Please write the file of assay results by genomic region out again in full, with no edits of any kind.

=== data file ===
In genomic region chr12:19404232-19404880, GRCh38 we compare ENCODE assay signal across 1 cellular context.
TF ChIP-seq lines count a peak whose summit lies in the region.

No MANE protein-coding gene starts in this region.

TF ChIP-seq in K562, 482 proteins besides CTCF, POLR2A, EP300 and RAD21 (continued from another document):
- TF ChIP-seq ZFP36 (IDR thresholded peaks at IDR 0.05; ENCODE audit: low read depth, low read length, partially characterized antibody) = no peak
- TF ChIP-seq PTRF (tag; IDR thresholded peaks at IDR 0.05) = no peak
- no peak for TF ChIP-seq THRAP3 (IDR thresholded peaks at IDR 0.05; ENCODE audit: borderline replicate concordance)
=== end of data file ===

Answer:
In genomic region chr12:19404232-19404880, GRCh38 we compare ENCODE assay signal across 1 cellular context.
TF ChIP-seq lines count a peak whose summit lies in the region.

No MANE protein-coding gene starts in this region.

TF ChIP-seq in K562, 482 proteins besides CTCF, POLR2A, EP300 and RAD21 (continued from another document):
- TF ChIP-seq ZFP36 (IDR thresholded peaks at IDR 0.05; ENCODE audit: low read depth, low read length, partially characterized antibody) = no peak
- TF ChIP-seq PTRF (tag; IDR thresholded peaks at IDR 0.05) = no peak
- no peak for TF ChIP-seq THRAP3 (IDR thresholded peaks at IDR 0.05; ENCODE audit: borderline replicate concordance)